Librarians are awesome. Literally awesome, sometimes.
Still looking for https on boingboing.net.
You know, I think a time traveling terminator is just what’s needed to reboot the “Librarians in Bondage” franchise.
Yes! My real-life inspiration! http://www.jenswanndowney.com/the-ninja-librarians.html
I have thought for a long while that there should be attempts to organise crypto parties for libraries (and doctors). Reminders are very often sent in plain text e-mails with titles of books. The books we read, as well as what we read on-line, are very important, and the ability to access this information may be used in any number of undesirable ways by an overbearing surveillance state.
Well done to these guys for taking the threat seriously. Let’s hope this is the first of many such stories.
Nice to see someone standing up. I hope it inspires many others.
“When you know that people are recording what you are doing online or if
you know cops, the FBI, the DEA, or ICE could access your library or
digital history, chances are you are not going to say or research what
you might otherwise. Self-censorship ensues because surveillance chills
I catch myself doing this. Not because there is anything wrong with my intentions or the information I am looking for, but for consideration that it could be misinterpreted as such.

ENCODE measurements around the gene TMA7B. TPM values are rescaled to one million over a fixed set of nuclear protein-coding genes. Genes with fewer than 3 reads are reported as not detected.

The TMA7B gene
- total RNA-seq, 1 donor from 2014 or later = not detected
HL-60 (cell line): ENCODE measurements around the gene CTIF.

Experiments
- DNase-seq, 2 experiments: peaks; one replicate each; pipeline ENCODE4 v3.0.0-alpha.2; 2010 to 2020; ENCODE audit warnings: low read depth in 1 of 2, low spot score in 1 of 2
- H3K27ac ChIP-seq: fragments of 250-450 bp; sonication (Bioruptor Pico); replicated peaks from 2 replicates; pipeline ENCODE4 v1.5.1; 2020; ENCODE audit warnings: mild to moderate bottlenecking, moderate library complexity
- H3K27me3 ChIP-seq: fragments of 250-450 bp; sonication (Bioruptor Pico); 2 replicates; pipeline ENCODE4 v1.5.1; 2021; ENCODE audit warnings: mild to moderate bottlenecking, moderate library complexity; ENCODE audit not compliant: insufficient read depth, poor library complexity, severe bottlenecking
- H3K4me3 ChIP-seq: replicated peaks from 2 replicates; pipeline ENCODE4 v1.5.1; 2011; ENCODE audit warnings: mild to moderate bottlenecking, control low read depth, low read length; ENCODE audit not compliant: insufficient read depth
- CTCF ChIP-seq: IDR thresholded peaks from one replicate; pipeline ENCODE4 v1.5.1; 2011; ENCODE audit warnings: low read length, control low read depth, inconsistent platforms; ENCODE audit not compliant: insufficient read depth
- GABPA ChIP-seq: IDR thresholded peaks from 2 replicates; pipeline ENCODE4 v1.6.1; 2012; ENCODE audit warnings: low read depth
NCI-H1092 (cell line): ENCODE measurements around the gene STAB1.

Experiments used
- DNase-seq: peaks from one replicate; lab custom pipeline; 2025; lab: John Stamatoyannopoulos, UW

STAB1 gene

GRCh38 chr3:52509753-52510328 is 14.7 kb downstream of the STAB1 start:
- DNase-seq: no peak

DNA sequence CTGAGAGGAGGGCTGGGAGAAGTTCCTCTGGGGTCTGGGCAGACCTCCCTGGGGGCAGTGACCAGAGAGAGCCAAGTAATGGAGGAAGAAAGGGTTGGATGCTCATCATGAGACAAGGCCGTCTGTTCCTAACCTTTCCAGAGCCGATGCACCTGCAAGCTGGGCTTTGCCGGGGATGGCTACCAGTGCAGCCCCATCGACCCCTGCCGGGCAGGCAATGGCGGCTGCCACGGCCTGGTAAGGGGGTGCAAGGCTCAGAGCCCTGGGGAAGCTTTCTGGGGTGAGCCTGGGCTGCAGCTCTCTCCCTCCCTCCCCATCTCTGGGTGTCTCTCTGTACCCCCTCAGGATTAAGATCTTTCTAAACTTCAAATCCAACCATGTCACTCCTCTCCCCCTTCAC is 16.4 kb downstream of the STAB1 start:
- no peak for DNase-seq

Once you get into a world where self-censorship is normal and expected, you also sink into a ratchet of conformism. People want to divide the world into “us” and “them”, and if “they” get to be too much like “us”, they simply narrow the definition of “us.” Eventually you wind up with a world where people read only bestsellers, listen to only the Top 40, and learn only what’s on the test, for fear that their neighbours will think ill of anything outside the narrowest confines of what is “normal” and “acceptable.”
I might even suppose that giving absolute power to Big Brother is less scary than giving it to Mrs. Grundy.
Clearly we need to break the permanent role of librarian down into a number of more temporary and thus disinterested McJobs, to prevent would-be librarians from abusing public office to promulgate public good.
The permanent librarian of today’s America can in future be disrupted / replaced / refactored into:
The Marketing Officer: Whose role it is to sell information on patron’s reading habits to advertisers, insurers, etc. thus generating bottom line revenue for the library by selling client’s personal data. As well as check-out data, patron recognition cameras will follow the readers around the library, noting books they browse and return to shelves without formally checking out - This is important, because for all we know, terrorists may be writing little notes on scraps of paper and slipping them behind the dust jackets of Teenage Romance novellas. Only by recording and processing who meets whom in a public space, and making this data available to the NSA and thus state and federal police, and select third parties can we be safe from the threat of library-facilitated terrorism, whilst allowing the funneling of public funds marked “library / literacy” into the pockets of DARPA-funded face recognition spin-offs who’ll provide the technology.